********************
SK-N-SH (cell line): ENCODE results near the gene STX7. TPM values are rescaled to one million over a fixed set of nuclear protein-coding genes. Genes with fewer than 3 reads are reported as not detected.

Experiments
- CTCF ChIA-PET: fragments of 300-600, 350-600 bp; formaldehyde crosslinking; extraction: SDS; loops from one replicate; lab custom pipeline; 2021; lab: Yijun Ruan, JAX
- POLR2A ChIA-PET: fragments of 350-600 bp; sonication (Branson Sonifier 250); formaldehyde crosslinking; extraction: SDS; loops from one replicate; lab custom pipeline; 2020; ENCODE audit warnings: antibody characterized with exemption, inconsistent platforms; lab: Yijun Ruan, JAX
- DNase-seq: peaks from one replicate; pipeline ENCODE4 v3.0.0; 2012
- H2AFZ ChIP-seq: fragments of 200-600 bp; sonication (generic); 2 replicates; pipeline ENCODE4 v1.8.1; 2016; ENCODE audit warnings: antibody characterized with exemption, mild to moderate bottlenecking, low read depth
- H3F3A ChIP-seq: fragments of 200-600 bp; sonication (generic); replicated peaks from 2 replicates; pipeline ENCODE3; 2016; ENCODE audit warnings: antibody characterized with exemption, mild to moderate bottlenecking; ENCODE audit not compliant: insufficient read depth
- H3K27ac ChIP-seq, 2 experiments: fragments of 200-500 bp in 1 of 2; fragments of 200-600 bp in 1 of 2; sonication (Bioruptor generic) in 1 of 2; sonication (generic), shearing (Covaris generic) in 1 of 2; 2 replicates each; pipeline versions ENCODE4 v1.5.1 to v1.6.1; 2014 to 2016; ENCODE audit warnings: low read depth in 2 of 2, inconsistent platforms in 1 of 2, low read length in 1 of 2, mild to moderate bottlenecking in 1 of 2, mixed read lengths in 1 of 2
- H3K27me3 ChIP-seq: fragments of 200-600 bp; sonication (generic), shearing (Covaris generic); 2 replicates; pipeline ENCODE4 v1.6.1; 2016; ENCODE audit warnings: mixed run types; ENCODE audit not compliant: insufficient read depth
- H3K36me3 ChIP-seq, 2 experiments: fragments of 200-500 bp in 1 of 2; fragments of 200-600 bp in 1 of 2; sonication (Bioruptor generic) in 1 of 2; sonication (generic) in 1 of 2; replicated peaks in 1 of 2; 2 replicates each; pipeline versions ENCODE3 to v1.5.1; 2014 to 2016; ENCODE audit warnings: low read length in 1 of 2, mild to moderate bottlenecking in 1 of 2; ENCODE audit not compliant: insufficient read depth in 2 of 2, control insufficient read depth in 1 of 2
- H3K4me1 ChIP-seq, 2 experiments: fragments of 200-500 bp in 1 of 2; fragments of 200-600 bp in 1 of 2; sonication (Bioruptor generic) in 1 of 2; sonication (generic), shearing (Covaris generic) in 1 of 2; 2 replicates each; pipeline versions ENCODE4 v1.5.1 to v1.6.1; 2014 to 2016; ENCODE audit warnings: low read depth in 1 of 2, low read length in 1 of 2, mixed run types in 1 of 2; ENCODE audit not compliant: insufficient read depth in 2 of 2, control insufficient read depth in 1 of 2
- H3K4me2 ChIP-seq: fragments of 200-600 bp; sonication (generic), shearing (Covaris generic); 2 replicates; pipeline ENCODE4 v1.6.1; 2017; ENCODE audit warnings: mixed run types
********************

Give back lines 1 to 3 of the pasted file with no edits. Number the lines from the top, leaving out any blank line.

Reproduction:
SK-N-SH (cell line): ENCODE results near the gene STX7. TPM values are rescaled to one million over a fixed set of nuclear protein-coding genes. Genes with fewer than 3 reads are reported as not detected.

Experiments
- CTCF ChIA-PET: fragments of 300-600, 350-600 bp; formaldehyde crosslinking; extraction: SDS; loops from one replicate; lab custom pipeline; 2021; lab: Yijun Ruan, JAX